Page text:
Colin Schooling, father of Olympic swimming champion Joseph, dies aged 73, Sport News & Top Stories

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SINGAPORE – Colin Schooling, father of Singapore’s only Olympic champion Joseph Schooling, died Thursday, November 18. He was 73 years old.

In recent months, the former national softball player and retired businessman had undergone treatment after being diagnosed with liver cancer in June.

His uncle was Lloyd Valberg, who was the first Singaporean to compete in the Olympics when he represented Malaysia in the high jump in London 1948, and Colin was a versatile athlete.

Trained at Raffles Institution, Colin tried his hand at hurdles and water polo before becoming a national softball player.

In 1983, he married May Yim, whom he first met at a Pesta Sukan softball tournament in Penang in the 1960s when she was on the Perak team and representing the Republic. in the Pirates team.

After three miscarriages, Joseph was born in 1995.

With their only child showing an aptitude and desire for competitive swimming, Colin and May spared no resources and efforts to help Joseph realize his potential and fulfill his dream of becoming an Olympic champion.

In addition to spending over a million dollars – they sold a house in Perth and cashed in an endowment plan – to fund Joseph’s training in the United States, Colin also painstakingly designed swimming gear that should maybe one day be in the spotlight in the Singapore Sports Museum.

May posted on Instagram on Thursday: “It’s hard to say goodbye, so let’s start with ‘see you later’.

“A loving father, a supportive brother, an outgoing uncle, a faithful friend, my husband. Colin is a character in his own right. Anyone who knows him personally will know what I am talking about. He speaks freely and with passion, and that is is one of the things that I will miss about him.

“He will be missed, but let’s celebrate his release from pain and suffering and reunion with The One above. A tough fighter indeed.”

In 2016, Joseph first hit the wall in the 100m butterfly final at the Rio Olympics, setting a new Games record while beating the great American Michael Phelps.

In February 2017, the Schooling family was named the Singapore Straits Times of the Year 2016.

Colin and May Schooling with the 2016 Straits Times Singaporean of the Year award and an Olympic photo of Joseph at the awards ceremony. PHOTO: ST FILE

But Colin was clear about what mattered most – that his son grew up to be “an officer and a gentleman”.

Joseph interviewed his father for the Wear Oh Where website in 2019, and recalled some of his fondest memories with his father.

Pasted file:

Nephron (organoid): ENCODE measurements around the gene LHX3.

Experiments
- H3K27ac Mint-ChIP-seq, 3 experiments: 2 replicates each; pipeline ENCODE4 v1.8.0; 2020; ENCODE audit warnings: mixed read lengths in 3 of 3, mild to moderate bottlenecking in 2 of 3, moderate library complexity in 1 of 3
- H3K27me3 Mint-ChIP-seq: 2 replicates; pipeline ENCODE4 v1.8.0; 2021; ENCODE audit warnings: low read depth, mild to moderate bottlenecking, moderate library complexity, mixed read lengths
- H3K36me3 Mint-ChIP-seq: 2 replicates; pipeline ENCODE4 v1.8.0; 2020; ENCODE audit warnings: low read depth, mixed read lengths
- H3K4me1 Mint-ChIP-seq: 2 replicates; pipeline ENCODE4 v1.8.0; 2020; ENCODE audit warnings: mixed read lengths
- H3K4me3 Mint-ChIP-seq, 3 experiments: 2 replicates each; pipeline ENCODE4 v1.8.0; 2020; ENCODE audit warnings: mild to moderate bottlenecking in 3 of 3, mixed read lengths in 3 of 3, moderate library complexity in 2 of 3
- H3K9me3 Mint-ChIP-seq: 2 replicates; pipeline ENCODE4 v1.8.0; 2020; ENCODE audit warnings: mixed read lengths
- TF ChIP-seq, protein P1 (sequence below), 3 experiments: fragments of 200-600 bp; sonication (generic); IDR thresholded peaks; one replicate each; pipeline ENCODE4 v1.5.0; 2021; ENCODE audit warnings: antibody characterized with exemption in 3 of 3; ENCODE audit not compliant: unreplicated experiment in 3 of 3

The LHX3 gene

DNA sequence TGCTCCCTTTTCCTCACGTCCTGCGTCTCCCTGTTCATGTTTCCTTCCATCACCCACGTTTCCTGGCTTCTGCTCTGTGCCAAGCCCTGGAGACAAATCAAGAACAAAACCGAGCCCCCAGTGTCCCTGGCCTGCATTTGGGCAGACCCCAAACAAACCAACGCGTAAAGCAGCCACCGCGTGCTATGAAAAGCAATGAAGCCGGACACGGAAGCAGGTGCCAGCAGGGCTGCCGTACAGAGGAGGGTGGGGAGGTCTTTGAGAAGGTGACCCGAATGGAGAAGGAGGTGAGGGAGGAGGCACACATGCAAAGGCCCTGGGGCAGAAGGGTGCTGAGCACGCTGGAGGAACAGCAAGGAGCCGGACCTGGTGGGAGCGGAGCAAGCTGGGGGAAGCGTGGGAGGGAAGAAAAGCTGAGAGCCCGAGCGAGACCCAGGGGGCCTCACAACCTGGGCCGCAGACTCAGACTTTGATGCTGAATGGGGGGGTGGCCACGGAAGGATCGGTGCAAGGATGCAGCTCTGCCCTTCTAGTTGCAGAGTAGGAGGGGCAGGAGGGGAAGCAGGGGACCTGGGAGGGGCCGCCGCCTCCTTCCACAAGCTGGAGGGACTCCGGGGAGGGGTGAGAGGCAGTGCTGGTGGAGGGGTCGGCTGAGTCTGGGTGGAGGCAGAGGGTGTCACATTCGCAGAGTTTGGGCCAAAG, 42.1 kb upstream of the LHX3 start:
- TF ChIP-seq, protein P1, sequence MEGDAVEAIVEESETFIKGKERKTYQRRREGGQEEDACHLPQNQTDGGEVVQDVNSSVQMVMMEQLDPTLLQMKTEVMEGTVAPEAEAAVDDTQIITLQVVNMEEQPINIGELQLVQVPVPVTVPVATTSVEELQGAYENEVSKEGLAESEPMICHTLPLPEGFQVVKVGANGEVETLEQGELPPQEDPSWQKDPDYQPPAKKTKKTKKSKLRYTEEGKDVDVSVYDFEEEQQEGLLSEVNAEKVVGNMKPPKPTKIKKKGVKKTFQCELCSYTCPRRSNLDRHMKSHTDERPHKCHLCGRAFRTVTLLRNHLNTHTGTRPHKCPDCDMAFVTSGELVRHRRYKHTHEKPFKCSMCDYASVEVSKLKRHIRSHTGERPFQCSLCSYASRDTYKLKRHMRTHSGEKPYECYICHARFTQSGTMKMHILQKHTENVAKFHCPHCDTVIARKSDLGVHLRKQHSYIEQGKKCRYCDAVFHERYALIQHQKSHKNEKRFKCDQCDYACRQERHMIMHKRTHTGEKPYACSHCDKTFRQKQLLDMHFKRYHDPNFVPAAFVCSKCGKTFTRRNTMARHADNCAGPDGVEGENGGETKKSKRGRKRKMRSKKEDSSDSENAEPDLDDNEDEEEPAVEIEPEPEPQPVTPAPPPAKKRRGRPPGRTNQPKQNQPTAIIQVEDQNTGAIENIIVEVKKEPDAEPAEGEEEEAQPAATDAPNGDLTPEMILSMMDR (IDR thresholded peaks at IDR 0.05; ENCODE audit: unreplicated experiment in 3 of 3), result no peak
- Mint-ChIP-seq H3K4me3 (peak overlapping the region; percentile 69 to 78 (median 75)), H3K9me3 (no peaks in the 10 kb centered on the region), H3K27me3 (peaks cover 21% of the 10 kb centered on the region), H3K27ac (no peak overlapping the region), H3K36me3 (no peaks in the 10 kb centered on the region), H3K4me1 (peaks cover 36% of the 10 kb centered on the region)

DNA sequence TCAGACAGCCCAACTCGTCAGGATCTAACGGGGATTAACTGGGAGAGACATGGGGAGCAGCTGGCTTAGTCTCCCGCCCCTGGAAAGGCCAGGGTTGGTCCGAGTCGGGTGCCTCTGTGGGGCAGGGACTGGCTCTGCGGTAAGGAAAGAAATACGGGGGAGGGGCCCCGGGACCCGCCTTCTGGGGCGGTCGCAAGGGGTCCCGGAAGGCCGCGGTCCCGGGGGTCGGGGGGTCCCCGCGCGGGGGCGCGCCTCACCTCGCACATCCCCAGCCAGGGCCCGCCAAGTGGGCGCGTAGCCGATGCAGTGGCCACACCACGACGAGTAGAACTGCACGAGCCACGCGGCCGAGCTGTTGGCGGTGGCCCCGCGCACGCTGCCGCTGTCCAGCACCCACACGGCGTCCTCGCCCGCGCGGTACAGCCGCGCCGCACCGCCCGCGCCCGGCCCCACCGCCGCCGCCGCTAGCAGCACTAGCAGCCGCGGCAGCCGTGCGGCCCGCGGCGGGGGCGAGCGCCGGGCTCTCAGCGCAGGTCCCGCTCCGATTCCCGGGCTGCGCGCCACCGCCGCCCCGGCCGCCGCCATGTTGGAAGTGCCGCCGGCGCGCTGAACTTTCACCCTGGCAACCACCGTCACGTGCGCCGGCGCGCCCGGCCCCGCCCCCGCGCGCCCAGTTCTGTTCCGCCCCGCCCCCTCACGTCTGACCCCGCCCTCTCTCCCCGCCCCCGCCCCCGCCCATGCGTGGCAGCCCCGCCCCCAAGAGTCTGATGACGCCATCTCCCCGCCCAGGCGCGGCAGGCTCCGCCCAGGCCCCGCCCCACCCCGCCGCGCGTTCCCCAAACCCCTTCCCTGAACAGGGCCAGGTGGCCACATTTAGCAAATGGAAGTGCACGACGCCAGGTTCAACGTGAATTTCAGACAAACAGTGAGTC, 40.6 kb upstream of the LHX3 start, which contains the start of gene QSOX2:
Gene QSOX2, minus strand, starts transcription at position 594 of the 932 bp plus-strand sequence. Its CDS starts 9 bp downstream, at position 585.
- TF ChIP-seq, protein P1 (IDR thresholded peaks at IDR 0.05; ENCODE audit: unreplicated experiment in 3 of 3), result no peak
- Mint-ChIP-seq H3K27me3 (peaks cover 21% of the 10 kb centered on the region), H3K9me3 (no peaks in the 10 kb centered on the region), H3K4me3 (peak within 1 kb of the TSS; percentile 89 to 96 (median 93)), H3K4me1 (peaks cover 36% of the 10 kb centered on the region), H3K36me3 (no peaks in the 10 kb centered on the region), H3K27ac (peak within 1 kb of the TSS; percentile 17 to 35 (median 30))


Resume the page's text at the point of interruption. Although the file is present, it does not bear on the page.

There were the sacred “golf games”, the bowling trips in Kuala Lumpur to a hotel with an “old and dilapidated” lane, the makan sessions at the Lagoon hawker center in East Coast Park, and even the simple and regular car rides in which Joseph preferred Colin to May as a driver.

Joseph’s last question to his father was to ask him what his definition of success was.

Colin replied, “Success is being able to look at yourself in the mirror and being comfortable with the image you see reflected.

“As long as you can see yourself and be comfortable, and be happy and content that you haven’t hurt anyone. Just be happy with yourself. I think that’s success.”


Joseph Schooling with his parents May and Colin in Parliament in 2016. Joseph Schooling received a 30-second long standing ovation in Parliament for his historic gold medal at the Rio Olympics. PHOTO: ST FILE

Singapore National Olympic Council President Tan Chuan-Jin paid tribute to Colin and May. He said, “They didn’t have a textbook or past examples, took the road less traveled, and made huge sacrifices to invest in Joseph’s potential.

“Despite the lack of formal training, Colin’s absolute tenacity meant that he had collected thick compilations of statistics and research over the years, and had this knowledge and information at hand.

“Their belief became the pride of Singapore, and they then selflessly shared their accomplishments with the rest of the country, only hoping that their journey would help lead to more champions. Colin and May led the way and ventured there where few dared.

“In all of my interactions with Colin, despite his son’s success, Colin has always remained grounded and was a quintessential gentleman in every way.

“Colin will be sadly missed and send our deepest condolences to May and Joseph.”


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